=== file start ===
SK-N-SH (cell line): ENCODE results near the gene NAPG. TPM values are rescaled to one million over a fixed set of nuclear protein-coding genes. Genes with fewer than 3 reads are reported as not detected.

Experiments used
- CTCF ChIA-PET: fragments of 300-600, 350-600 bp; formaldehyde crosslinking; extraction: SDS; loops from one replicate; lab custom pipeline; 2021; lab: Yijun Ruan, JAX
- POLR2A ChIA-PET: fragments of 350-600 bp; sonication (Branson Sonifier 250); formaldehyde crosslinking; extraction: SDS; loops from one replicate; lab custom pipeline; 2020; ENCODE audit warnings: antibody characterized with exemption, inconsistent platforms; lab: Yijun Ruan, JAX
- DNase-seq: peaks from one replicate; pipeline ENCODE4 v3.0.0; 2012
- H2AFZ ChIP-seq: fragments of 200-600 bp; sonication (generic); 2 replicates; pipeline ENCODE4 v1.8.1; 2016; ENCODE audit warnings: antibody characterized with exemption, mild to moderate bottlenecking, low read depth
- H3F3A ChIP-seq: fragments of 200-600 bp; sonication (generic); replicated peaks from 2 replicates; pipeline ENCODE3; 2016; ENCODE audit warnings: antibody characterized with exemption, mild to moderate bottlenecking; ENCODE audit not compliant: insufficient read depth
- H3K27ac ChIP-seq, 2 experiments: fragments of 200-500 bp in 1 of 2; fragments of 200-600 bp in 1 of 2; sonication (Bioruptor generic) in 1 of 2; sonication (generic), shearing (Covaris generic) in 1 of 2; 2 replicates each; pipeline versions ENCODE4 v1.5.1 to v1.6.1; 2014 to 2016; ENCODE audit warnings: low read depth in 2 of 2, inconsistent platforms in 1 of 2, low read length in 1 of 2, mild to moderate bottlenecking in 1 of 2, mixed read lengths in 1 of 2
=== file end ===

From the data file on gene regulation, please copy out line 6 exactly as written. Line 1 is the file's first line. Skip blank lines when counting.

- H2AFZ ChIP-seq: fragments of 200-600 bp; sonication (generic); 2 replicates; pipeline ENCODE4 v1.8.1; 2016; ENCODE audit warnings: antibody characterized with exemption, mild to moderate bottlenecking, low read depth